The Sylvester family strolls on a farm in Round Hill, Virginia in search of the perfect Christmas tree.
On a chilly December afternoon, the Sylvester family heads to Snickers Gap Tree Farm, about an hour west of Washington, D.C., to choose and cut down the perfect Christmas tree.
Decorating the Christmas tree - usually a pine decorated with lights and ornaments - is one of the traditions which makes the holiday season special.
The Sylvesters spend 45 minutes out in the cold, wandering among the groves comparing trees. When they find their favorite - a three-meter-tall beauty as wide as daughter Elsa's outstretched arms - they cut it down themselves. Then they drag it across the snowy field to the cash register, where they pay about $100 for the priviledge.
It doesn't have to be this way.
Many roadside lots spring up at this time of year, selling pre-cut trees for half or a third as much. Hardware stores and other places sell them, too.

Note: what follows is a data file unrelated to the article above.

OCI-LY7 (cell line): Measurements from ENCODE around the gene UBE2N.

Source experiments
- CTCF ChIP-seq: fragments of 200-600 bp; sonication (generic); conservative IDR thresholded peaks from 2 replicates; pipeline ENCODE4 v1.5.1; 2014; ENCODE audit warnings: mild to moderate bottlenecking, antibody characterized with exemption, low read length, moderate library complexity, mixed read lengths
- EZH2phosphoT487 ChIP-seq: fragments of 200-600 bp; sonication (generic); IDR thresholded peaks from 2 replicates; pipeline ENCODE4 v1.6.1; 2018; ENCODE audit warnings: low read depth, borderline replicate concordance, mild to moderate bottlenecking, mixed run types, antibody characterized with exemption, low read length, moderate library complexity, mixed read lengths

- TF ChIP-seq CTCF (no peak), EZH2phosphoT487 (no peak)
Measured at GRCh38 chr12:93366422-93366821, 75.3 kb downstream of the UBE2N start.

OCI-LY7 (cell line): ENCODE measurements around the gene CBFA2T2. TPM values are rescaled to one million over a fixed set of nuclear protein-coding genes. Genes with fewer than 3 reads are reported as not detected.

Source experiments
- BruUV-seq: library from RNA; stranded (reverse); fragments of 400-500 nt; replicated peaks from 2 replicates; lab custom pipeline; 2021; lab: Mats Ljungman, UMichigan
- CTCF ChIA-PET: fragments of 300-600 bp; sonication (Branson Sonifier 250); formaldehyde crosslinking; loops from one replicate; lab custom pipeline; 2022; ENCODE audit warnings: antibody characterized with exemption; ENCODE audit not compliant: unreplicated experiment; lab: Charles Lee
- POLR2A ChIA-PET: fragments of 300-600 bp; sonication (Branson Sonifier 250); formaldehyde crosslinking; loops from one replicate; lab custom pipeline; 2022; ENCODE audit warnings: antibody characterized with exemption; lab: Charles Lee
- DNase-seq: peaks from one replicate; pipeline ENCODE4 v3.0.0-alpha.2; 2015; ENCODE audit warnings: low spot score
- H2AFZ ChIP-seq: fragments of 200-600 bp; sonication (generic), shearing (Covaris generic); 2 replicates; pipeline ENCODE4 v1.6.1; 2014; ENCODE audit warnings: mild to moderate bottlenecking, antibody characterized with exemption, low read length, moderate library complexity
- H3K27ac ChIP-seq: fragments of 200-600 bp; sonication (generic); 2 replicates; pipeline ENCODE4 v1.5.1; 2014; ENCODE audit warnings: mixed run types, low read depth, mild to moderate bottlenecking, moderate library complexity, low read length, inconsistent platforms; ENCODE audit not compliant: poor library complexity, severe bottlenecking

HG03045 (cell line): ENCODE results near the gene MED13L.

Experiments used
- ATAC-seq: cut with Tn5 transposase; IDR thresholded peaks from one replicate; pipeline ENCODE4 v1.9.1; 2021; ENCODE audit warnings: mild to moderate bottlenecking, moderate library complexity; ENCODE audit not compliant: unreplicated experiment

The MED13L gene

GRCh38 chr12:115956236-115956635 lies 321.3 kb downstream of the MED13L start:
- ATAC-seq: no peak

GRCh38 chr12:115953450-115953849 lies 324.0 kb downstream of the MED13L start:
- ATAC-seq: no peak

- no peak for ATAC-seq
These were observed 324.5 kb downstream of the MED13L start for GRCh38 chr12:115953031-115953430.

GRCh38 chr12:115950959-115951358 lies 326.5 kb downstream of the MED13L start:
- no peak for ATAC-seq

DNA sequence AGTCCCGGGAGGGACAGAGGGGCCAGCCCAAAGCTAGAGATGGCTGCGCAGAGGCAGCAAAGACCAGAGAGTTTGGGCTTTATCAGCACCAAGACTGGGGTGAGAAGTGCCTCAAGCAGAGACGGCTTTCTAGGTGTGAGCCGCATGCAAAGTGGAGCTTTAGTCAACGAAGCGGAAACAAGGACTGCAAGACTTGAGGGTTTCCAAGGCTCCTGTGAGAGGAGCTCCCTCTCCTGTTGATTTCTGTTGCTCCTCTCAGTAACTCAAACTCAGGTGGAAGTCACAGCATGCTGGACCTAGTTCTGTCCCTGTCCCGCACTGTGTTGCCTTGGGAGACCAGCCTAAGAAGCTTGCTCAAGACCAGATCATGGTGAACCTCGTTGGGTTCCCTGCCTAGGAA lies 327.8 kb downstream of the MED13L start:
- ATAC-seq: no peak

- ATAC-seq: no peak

And artificial trees are becoming increasingly popular. About 12 million reusable plastic trees sold last year, up from about 10 million in 2003.
In an age where cost and convenience drive many purchasing decisions, asking customers to pay more to cut their own Christmas tree seems like a bad business model.
But choose-and-cut Christmas tree farms remain the most popular place for Americans to buy a tree, accounting for a third of sales.
"Our business is as robust as it can possibly be," says Snickers Gap owner Steven Wolff. "I don't see the artificial trees as, currently, a threat to what we're doing."
An artifical tree "is not what Christmas is about," Elsa says.
Americans can buy their trees from roadside lots or choose an artificial one, but more opt to select and cut down their own Christmas trees.
And the family clearly enjoys spending the time together outside. They take pictures and play in the snow.
"It's more special," says Elsa, whose family has come to chop down their own tree. "It's fun."
Her mom, Amy, agrees. It's about "memories, good times," she says. Wolff's father started the farm in the 1980s. "My dad always said it was about the experience, not the tree," he says. "Everyone's so involved with things that don't connect them anymore with nature and the Earth. And I think this is one thing that people enjoy doing."
And for many Americans, it's a family experience that makes the extra effort worthwhile.